Taking a step back, Cooper ushers them into his office. “Come on in.” Mulder follows Scully into the room and takes a cursory look around. The office is not overly large, but it’s well-appointed with rich, dark-grain wood furniture and tasteful, modern art. Floor-to-ceiling bookshelves line two of the walls and they’re packed with thick textbooks. A third wall is covered with framed certificates and more awards than Mulder has probably seen in any one office in his lifetime. His stomach twists a little and he starts feeling that complex creeping up on him again like a bad burrito. When Scully said Cooper Reed was good, apparently she wasn’t exaggerating.

Scully crosses to the picture window that overlooks a picturesque park. “Is this a new office? If I remember correctly, you used to have a lovely view of the side of the parking garage.”

Cooper chuckles and joins her at the window. “It is. With the new grant, I’ve switched research teams. The powers-that-be wanted me closer to the action. If I had my druthers, I’d have preferred to stay put. The leaky windows and clanking heat in my other office had a certain charm, wouldn’t you agree?”

Scully looks doubtful, wrinkling her nose at him. “It smelled like mildew.”

“Ah, I believe you were confusing that with the aroma of brilliant minds at work.”

Scully had been here to visit him before? When-when-when…was that??

She runs a manicured nail over an oak frame. The certificate beneath the glass is ivory paper, embossed with gold lettering. Cooper Reed, National Science Foundation Award for Excellence in Genetic Research, 1997. There are at least fifteen more just like this one, different foundations, different years. “Look at you,” she says softly, smiling in awe.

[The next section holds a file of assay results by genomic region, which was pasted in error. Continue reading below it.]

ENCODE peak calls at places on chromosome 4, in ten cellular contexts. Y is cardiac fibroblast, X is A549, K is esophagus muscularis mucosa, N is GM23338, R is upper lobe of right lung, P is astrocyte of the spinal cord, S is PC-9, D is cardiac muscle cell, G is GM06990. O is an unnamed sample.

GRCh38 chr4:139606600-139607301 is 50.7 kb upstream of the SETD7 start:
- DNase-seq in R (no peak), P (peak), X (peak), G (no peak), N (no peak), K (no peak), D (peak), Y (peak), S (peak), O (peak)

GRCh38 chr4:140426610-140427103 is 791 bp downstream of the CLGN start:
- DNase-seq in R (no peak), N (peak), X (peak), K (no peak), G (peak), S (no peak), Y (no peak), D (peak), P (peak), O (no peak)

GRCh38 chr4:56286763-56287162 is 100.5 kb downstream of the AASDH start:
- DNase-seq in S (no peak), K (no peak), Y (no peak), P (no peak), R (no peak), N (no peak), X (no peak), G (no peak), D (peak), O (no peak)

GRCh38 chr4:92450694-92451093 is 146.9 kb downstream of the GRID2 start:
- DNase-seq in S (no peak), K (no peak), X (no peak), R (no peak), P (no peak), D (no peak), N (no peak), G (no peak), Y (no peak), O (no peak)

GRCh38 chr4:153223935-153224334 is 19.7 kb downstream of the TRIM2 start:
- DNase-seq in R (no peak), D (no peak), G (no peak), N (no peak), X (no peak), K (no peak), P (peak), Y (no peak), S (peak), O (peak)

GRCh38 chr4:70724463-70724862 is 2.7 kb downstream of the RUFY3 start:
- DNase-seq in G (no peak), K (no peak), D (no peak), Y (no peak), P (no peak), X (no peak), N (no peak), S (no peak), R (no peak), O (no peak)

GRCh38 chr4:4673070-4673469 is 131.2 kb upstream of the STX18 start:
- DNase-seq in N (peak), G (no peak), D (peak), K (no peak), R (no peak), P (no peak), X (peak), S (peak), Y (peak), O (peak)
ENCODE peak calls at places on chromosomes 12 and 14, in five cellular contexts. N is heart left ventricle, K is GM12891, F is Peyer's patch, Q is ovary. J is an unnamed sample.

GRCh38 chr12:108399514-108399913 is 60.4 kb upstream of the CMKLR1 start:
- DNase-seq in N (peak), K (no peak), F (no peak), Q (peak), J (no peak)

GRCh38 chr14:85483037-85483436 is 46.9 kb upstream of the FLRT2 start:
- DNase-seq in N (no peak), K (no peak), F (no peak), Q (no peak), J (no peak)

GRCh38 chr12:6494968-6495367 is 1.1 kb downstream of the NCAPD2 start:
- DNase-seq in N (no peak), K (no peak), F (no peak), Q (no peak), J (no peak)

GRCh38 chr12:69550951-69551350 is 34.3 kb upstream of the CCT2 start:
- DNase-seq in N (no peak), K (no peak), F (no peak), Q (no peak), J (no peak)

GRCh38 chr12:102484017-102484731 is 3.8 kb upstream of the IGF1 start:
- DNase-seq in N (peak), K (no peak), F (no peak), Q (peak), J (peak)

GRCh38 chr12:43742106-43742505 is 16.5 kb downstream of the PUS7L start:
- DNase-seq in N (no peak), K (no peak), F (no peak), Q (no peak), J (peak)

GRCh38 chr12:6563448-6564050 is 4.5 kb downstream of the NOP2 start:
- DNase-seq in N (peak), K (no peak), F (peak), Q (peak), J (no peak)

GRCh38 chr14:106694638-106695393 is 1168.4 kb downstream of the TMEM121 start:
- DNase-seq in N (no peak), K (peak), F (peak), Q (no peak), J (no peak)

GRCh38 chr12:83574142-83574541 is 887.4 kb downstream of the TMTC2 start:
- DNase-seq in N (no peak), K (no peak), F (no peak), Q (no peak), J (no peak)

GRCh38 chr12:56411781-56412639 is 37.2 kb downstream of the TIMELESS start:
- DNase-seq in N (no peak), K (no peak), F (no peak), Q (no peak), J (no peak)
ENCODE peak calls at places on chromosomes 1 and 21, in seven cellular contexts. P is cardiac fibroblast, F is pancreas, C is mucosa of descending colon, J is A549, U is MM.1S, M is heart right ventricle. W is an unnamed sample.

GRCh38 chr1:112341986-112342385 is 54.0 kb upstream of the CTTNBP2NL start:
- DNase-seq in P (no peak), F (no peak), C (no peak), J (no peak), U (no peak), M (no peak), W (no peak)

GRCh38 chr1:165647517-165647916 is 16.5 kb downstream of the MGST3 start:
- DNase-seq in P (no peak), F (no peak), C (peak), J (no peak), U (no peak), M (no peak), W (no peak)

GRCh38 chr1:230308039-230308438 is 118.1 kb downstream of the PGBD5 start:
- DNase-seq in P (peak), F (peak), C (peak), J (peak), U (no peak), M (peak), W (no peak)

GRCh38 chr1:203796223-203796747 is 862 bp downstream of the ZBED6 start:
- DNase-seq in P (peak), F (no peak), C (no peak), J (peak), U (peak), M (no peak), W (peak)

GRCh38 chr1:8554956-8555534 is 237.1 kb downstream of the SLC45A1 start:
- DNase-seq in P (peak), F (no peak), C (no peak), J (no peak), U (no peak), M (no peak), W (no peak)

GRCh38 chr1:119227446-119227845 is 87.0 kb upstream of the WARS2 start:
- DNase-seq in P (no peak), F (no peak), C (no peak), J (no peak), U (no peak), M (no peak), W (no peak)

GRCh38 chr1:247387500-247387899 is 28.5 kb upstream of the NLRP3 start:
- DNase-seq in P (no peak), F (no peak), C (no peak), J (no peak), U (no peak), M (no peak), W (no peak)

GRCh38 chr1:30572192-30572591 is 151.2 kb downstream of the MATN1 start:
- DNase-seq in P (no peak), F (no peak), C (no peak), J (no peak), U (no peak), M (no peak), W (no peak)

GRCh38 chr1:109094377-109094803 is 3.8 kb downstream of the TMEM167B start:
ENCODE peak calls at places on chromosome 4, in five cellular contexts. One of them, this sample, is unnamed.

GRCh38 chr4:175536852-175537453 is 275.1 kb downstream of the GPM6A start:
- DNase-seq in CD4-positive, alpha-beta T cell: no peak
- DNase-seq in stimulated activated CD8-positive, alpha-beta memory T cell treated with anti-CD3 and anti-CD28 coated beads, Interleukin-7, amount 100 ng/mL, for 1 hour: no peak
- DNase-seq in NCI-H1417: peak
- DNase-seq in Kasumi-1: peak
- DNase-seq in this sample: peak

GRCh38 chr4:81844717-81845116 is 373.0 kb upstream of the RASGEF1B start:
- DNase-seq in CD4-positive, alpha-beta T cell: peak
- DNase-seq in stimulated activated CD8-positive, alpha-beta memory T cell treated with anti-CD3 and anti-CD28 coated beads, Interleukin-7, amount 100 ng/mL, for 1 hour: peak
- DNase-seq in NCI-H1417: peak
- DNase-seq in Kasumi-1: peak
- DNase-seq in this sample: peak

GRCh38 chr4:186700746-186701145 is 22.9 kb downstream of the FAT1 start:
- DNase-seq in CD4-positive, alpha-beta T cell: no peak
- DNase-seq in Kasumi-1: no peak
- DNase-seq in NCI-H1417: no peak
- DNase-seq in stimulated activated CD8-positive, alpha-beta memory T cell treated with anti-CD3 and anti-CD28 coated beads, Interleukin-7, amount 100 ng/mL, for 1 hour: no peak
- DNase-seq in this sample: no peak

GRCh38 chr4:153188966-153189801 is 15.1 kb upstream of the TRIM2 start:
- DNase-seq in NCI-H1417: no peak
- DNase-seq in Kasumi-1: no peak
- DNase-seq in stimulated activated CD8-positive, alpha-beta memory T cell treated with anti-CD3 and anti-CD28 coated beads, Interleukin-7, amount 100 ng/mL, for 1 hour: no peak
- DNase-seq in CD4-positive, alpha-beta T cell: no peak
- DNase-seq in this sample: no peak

“Yeah,” Cooper replies, sounding more than a little embarrassed. “Who woulda thought, right? Some backwoods, country boy from Louisiana.”

Scully looks at him. “I did. I knew.”

He shakes his head and laughs. “I keep thinking one of these days, the jig will be up. Everybody will figure out that I really have no fucking clue what I’m doing.”

Scully responds by touching his shirt sleeve gently.

Mulder observes this exchange without a word. There’s an obvious closeness certainly, but it’s not that of mates or lovers, and this realization quiets his souls a bit and brings him a whole lot closer to liking Cooper Reed.   Whatever this man has with Scully, it’s genuine and heartfelt, but it’s much different than what he has with her.

“I’m forgetting my Southern hospitality,” says Cooper. “Have a seat. Can I get you guys some coffee or something? A Coke?”

Both Mulder and Scully shake their heads, having ingested enough caffeine between the two of them on the ride up to power a small country. A dark, plaid loveseat is nestled against one wall of the office and Scully settles herself on one end of it. There’s an awkward split second moment where Mulder and Cooper stand there looking at the one remaining seat next to her before Cooper opts for the leather chair instead. Mulder sits down next to his wife.

Cooper breaks the silence. “Well hey, congratulations, by the way.  I couldn’t believe it when Dana told me. What’s it been now – like two months, right?”

Scully nods, crossing her legs neatly. “It’ll be two months Sunday.”

“That’s awesome. Did you go on a honeymoon or anything like that?”

“No,” answers Scully, frankly. “We’ve actually had some…events going on in our lives that have made our situation a bit unusual, to say the least.”